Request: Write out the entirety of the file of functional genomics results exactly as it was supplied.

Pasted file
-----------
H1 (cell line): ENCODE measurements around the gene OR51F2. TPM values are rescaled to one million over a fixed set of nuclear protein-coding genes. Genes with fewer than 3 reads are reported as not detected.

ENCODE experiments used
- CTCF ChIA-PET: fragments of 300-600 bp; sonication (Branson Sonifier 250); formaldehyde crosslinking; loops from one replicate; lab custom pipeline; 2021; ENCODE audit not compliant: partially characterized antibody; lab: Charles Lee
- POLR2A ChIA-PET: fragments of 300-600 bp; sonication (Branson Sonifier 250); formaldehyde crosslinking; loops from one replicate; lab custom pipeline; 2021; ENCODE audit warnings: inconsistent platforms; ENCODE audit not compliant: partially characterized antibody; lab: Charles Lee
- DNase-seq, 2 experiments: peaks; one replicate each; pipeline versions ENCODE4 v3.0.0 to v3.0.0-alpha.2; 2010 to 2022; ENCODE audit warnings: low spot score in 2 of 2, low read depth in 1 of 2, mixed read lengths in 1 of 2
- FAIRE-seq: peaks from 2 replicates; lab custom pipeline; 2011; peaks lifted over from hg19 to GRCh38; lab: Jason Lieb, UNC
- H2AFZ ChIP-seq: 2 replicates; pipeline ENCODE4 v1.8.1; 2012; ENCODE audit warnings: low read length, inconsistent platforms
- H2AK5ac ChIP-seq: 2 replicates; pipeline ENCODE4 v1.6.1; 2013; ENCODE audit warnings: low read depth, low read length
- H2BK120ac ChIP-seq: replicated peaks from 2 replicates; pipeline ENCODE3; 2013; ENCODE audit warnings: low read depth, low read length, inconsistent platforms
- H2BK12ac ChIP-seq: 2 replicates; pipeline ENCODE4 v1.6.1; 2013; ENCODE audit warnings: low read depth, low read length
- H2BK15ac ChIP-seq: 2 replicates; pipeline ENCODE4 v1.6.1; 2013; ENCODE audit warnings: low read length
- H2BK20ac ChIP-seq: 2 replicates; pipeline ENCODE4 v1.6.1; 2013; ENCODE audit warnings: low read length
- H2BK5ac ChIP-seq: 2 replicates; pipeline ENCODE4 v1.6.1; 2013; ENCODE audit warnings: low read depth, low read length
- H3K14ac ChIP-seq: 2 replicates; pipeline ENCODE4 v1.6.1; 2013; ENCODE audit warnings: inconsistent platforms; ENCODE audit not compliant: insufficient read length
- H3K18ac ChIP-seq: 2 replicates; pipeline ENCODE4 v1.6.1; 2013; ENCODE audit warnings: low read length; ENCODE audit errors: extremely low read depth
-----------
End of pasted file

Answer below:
H1 (cell line): ENCODE measurements around the gene OR51F2. TPM values are rescaled to one million over a fixed set of nuclear protein-coding genes. Genes with fewer than 3 reads are reported as not detected.

ENCODE experiments used
- CTCF ChIA-PET: fragments of 300-600 bp; sonication (Branson Sonifier 250); formaldehyde crosslinking; loops from one replicate; lab custom pipeline; 2021; ENCODE audit not compliant: partially characterized antibody; lab: Charles Lee
- POLR2A ChIA-PET: fragments of 300-600 bp; sonication (Branson Sonifier 250); formaldehyde crosslinking; loops from one replicate; lab custom pipeline; 2021; ENCODE audit warnings: inconsistent platforms; ENCODE audit not compliant: partially characterized antibody; lab: Charles Lee
- DNase-seq, 2 experiments: peaks; one replicate each; pipeline versions ENCODE4 v3.0.0 to v3.0.0-alpha.2; 2010 to 2022; ENCODE audit warnings: low spot score in 2 of 2, low read depth in 1 of 2, mixed read lengths in 1 of 2
- FAIRE-seq: peaks from 2 replicates; lab custom pipeline; 2011; peaks lifted over from hg19 to GRCh38; lab: Jason Lieb, UNC
- H2AFZ ChIP-seq: 2 replicates; pipeline ENCODE4 v1.8.1; 2012; ENCODE audit warnings: low read length, inconsistent platforms
- H2AK5ac ChIP-seq: 2 replicates; pipeline ENCODE4 v1.6.1; 2013; ENCODE audit warnings: low read depth, low read length
- H2BK120ac ChIP-seq: replicated peaks from 2 replicates; pipeline ENCODE3; 2013; ENCODE audit warnings: low read depth, low read length, inconsistent platforms
- H2BK12ac ChIP-seq: 2 replicates; pipeline ENCODE4 v1.6.1; 2013; ENCODE audit warnings: low read depth, low read length
- H2BK15ac ChIP-seq: 2 replicates; pipeline ENCODE4 v1.6.1; 2013; ENCODE audit warnings: low read length
- H2BK20ac ChIP-seq: 2 replicates; pipeline ENCODE4 v1.6.1; 2013; ENCODE audit warnings: low read length
- H2BK5ac ChIP-seq: 2 replicates; pipeline ENCODE4 v1.6.1; 2013; ENCODE audit warnings: low read depth, low read length
- H3K14ac ChIP-seq: 2 replicates; pipeline ENCODE4 v1.6.1; 2013; ENCODE audit warnings: inconsistent platforms; ENCODE audit not compliant: insufficient read length
- H3K18ac ChIP-seq: 2 replicates; pipeline ENCODE4 v1.6.1; 2013; ENCODE audit warnings: low read length; ENCODE audit errors: extremely low read depth